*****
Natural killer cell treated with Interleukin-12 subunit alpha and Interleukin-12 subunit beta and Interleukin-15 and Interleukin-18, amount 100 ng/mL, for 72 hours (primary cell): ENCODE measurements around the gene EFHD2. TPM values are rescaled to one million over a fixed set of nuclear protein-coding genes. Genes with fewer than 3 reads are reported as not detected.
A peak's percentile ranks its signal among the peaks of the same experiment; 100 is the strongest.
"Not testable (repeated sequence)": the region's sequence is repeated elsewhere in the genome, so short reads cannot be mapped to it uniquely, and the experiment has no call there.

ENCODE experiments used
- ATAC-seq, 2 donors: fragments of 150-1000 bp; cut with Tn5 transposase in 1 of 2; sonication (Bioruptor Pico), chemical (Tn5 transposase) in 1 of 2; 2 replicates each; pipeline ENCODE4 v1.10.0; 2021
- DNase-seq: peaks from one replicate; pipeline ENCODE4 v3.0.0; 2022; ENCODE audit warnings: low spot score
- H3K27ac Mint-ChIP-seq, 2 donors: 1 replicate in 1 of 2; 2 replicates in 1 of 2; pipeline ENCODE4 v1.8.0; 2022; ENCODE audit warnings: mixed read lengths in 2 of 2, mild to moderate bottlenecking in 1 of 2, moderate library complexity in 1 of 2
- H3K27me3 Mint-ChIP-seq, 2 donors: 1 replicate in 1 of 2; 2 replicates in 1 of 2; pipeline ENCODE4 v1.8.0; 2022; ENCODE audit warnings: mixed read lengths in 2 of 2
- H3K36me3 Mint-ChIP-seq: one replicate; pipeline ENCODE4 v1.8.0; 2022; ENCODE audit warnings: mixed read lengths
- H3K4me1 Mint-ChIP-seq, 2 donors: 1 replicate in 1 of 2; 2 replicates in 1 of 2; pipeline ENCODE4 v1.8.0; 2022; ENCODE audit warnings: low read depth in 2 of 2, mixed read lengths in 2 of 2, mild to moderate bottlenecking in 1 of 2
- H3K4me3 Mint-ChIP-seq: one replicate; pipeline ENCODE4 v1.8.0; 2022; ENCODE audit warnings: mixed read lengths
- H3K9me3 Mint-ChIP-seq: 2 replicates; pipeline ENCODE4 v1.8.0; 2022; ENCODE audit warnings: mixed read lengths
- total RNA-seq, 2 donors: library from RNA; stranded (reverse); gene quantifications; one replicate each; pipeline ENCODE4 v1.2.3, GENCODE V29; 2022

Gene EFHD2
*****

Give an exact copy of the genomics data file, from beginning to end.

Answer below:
Natural killer cell treated with Interleukin-12 subunit alpha and Interleukin-12 subunit beta and Interleukin-15 and Interleukin-18, amount 100 ng/mL, for 72 hours (primary cell): ENCODE measurements around the gene EFHD2. TPM values are rescaled to one million over a fixed set of nuclear protein-coding genes. Genes with fewer than 3 reads are reported as not detected.
A peak's percentile ranks its signal among the peaks of the same experiment; 100 is the strongest.
"Not testable (repeated sequence)": the region's sequence is repeated elsewhere in the genome, so short reads cannot be mapped to it uniquely, and the experiment has no call there.

ENCODE experiments used
- ATAC-seq, 2 donors: fragments of 150-1000 bp; cut with Tn5 transposase in 1 of 2; sonication (Bioruptor Pico), chemical (Tn5 transposase) in 1 of 2; 2 replicates each; pipeline ENCODE4 v1.10.0; 2021
- DNase-seq: peaks from one replicate; pipeline ENCODE4 v3.0.0; 2022; ENCODE audit warnings: low spot score
- H3K27ac Mint-ChIP-seq, 2 donors: 1 replicate in 1 of 2; 2 replicates in 1 of 2; pipeline ENCODE4 v1.8.0; 2022; ENCODE audit warnings: mixed read lengths in 2 of 2, mild to moderate bottlenecking in 1 of 2, moderate library complexity in 1 of 2
- H3K27me3 Mint-ChIP-seq, 2 donors: 1 replicate in 1 of 2; 2 replicates in 1 of 2; pipeline ENCODE4 v1.8.0; 2022; ENCODE audit warnings: mixed read lengths in 2 of 2
- H3K36me3 Mint-ChIP-seq: one replicate; pipeline ENCODE4 v1.8.0; 2022; ENCODE audit warnings: mixed read lengths
- H3K4me1 Mint-ChIP-seq, 2 donors: 1 replicate in 1 of 2; 2 replicates in 1 of 2; pipeline ENCODE4 v1.8.0; 2022; ENCODE audit warnings: low read depth in 2 of 2, mixed read lengths in 2 of 2, mild to moderate bottlenecking in 1 of 2
- H3K4me3 Mint-ChIP-seq: one replicate; pipeline ENCODE4 v1.8.0; 2022; ENCODE audit warnings: mixed read lengths
- H3K9me3 Mint-ChIP-seq: 2 replicates; pipeline ENCODE4 v1.8.0; 2022; ENCODE audit warnings: mixed read lengths
- total RNA-seq, 2 donors: library from RNA; stranded (reverse); gene quantifications; one replicate each; pipeline ENCODE4 v1.2.3, GENCODE V29; 2022

Gene EFHD2